The Mid Yorkshire Hospitals NHS Trust has partnered with Highfield School, Wakefield Council, HFT Supported Employment Agency, Pennine Camphill Community and Wakefield College, to give young adults with learning difficulties the chance to gain valuable work experience, in a programme called Project SEARCH.
Project SEARCH is an international training programme aimed at supporting young people with learning disabilities into paid employment, running at 30+ sites across the UK.
The Project SEARCH programme, which The Trust launched on 1 September this year, is a one year supported training and employment opportunity for adults aged 17-25 with a learning disability, which takes place entirely at the Pinderfields Hospital site. Project SEARCH provides real life work experience combined with training in employability and independent living skills, as well as formulating a CV, to help young people make successful transitions from school to productive adult life. The goal for each student is competitive employment somewhere in the community using the skills they have acquired at Pinderfields Hospital.
This year there will be seven trainees based at the hospital for one academic year, where they gain 30 weeks of placement experience in different departments in the hospital, including Recruitment, Facilities, Medical Records, Medical Staffing, and many more.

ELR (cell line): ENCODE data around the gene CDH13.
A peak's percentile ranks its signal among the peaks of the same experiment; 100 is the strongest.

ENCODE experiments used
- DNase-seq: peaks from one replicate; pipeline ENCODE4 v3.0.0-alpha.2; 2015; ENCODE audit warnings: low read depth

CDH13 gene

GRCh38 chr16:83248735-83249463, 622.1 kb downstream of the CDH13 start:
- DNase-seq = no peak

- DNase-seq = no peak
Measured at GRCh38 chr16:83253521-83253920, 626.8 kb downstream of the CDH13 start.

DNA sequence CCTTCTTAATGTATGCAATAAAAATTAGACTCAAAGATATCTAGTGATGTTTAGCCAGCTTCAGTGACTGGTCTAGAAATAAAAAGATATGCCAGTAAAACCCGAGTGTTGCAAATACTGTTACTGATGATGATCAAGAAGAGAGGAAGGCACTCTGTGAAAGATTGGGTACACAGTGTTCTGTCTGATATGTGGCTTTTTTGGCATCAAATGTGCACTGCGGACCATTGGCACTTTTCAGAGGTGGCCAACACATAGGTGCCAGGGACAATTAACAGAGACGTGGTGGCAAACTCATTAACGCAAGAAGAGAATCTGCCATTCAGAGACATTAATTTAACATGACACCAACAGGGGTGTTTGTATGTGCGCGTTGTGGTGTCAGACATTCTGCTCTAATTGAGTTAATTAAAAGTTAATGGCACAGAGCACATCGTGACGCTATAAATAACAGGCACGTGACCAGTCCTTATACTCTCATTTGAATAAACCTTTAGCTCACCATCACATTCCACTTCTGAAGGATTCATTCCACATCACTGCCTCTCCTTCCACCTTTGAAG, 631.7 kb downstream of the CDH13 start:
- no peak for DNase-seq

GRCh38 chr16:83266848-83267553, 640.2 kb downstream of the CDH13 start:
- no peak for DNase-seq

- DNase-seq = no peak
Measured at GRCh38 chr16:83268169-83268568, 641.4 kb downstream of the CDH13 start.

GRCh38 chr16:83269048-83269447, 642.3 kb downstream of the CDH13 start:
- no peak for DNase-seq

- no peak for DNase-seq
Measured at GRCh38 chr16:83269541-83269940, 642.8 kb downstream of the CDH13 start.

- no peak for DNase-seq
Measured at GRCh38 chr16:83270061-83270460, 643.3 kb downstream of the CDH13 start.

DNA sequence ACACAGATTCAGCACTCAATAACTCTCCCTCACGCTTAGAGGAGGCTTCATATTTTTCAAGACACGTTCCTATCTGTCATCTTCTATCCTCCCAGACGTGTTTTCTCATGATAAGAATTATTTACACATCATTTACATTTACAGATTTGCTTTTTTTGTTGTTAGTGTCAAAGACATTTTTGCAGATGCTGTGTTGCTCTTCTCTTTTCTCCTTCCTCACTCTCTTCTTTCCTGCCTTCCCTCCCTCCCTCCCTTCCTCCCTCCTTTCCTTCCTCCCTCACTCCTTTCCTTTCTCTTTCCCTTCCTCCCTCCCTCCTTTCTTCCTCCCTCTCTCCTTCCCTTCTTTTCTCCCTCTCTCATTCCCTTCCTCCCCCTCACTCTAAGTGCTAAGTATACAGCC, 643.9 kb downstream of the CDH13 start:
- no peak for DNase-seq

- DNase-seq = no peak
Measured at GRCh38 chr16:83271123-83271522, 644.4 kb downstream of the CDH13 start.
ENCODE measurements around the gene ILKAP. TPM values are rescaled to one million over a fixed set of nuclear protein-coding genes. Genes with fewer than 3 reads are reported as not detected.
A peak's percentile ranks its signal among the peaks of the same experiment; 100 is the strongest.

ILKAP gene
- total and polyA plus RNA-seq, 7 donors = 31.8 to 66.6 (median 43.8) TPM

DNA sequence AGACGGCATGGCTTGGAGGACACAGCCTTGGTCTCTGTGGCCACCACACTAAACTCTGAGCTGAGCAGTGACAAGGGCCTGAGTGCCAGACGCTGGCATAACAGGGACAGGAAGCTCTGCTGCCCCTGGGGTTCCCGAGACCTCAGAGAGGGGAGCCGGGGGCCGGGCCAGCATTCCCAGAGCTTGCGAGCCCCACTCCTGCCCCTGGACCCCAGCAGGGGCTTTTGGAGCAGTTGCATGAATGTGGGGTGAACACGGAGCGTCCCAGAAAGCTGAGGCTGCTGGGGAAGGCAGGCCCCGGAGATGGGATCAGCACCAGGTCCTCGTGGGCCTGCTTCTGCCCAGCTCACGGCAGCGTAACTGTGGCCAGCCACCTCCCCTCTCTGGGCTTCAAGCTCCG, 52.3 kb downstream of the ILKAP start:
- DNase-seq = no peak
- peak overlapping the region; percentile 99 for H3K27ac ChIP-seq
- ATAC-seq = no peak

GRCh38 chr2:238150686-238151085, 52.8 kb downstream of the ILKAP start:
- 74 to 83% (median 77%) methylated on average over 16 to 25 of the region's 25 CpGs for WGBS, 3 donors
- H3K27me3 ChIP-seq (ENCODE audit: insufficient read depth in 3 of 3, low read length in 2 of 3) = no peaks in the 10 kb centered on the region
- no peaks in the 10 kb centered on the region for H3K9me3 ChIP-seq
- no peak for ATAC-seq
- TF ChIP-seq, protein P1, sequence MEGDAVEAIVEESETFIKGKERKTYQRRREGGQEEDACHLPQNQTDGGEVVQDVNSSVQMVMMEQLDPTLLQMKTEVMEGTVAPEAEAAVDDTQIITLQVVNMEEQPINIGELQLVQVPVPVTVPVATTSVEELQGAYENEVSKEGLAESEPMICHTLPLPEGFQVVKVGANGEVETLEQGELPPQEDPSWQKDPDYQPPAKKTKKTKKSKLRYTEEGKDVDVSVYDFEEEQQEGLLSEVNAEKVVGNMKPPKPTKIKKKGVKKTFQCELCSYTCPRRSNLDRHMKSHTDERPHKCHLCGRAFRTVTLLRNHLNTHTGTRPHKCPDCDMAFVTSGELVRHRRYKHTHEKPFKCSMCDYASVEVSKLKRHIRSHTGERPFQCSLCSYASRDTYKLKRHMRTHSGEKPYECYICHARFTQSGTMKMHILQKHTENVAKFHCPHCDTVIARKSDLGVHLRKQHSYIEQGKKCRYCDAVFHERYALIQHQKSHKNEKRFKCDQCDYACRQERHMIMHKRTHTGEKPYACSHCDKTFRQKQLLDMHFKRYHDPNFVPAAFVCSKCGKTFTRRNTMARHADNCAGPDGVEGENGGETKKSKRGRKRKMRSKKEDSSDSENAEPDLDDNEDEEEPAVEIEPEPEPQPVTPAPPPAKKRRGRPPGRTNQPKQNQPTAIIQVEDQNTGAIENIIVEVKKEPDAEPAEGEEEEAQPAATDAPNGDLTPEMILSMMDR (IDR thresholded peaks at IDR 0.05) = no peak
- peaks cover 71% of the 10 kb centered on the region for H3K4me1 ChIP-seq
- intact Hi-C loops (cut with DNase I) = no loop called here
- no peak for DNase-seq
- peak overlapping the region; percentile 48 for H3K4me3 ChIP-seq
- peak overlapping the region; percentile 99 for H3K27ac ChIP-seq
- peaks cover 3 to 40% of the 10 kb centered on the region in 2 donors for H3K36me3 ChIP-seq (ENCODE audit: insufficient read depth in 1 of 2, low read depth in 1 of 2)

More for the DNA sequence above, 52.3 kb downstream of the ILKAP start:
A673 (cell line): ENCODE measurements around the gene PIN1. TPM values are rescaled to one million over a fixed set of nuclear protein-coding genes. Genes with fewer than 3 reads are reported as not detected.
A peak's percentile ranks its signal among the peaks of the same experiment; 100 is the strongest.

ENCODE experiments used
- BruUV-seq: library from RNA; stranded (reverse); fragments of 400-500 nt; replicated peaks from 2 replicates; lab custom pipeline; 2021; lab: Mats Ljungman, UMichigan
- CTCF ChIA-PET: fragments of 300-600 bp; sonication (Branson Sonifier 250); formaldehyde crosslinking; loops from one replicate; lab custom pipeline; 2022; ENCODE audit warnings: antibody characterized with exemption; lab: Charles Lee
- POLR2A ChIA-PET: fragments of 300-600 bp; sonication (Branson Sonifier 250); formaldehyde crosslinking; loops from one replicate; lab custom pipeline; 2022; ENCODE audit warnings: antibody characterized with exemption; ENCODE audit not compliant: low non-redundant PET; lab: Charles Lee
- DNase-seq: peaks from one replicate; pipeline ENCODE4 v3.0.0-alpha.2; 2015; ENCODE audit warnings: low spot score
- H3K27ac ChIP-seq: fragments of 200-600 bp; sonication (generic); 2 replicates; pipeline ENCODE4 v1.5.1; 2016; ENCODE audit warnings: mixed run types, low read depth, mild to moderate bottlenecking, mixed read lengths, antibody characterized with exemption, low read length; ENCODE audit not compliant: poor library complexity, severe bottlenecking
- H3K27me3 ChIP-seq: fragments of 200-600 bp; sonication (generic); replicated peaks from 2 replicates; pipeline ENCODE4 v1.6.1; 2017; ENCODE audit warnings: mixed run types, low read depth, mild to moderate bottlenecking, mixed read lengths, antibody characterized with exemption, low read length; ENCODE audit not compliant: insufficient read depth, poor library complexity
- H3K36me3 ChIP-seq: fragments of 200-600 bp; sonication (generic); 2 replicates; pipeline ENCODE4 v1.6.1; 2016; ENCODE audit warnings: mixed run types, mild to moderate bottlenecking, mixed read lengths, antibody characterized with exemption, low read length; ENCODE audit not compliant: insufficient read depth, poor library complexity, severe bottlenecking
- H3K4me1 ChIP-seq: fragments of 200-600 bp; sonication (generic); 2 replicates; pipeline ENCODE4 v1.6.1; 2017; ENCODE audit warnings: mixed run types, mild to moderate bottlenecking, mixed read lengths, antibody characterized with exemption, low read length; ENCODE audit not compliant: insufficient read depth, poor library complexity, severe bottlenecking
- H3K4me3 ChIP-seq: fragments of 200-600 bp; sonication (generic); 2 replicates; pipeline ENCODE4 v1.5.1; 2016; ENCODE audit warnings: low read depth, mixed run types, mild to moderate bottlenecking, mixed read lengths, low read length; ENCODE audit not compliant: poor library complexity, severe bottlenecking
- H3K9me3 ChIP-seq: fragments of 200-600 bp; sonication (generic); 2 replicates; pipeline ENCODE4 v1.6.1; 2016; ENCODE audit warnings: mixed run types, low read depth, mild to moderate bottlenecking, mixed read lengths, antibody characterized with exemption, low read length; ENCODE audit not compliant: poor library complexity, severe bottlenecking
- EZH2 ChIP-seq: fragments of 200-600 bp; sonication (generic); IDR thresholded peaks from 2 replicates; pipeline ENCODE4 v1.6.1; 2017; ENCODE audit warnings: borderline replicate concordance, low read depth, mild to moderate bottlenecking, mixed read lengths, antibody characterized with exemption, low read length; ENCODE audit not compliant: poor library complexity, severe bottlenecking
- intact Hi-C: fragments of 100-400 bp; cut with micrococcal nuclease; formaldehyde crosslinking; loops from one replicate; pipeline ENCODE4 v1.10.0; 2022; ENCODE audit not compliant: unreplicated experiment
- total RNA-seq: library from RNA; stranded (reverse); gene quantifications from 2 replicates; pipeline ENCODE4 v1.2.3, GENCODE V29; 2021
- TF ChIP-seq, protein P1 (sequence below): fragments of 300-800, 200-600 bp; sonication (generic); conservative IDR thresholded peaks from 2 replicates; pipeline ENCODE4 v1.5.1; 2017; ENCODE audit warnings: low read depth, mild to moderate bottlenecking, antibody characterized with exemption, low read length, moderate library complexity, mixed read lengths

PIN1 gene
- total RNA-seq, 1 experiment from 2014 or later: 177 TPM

The trainees are matched to their placements in terms of skills, abilities and interests, and this differs for each student. The trainees are supported by their mentors who work alongside them in each department, helping them to learn the skills required in each placement, until they can perform the tasks independently.
The trainees also receive support from their on-site job coach and tutor, who support them in placement and help them to develop an employability plan, CV and write letters to employers. The trainees have classroom based learning on topics such as employability skills, social skills and health and safety in the hospital.
Intern Luke Anderson who works on Gate 18 (Maternity and Labour) at Pinderfields Hospital, said; “I really like giving out drinks to the patients and sandwiches at lunch time. Sometimes I help with the cleaning, wiping all the surfaces to keep them clean. I work with Shirley; she's friendly and polite and shows me how to do things properly. The patients’ favourite drink is hot chocolate.”
Gordon Smith, Head of Diversity and Inclusion, at The Mid Yorkshire Hospitals NHS Trust, said; “We are delighted to support this project and very much look forward to working with our partners to further develop the programme in the future and offer many more supported learning students in the Mid Yorkshire region the chance to develop life skills and gain the confidence to successfully enter the world of work.
"Internship programmes like Project SEARCH demonstrate the untapped talent pool that is available to all employers and promotes the benefit of employing a diverse customer base.
"We will hopefully encourage other employers to examine who and how they recruit."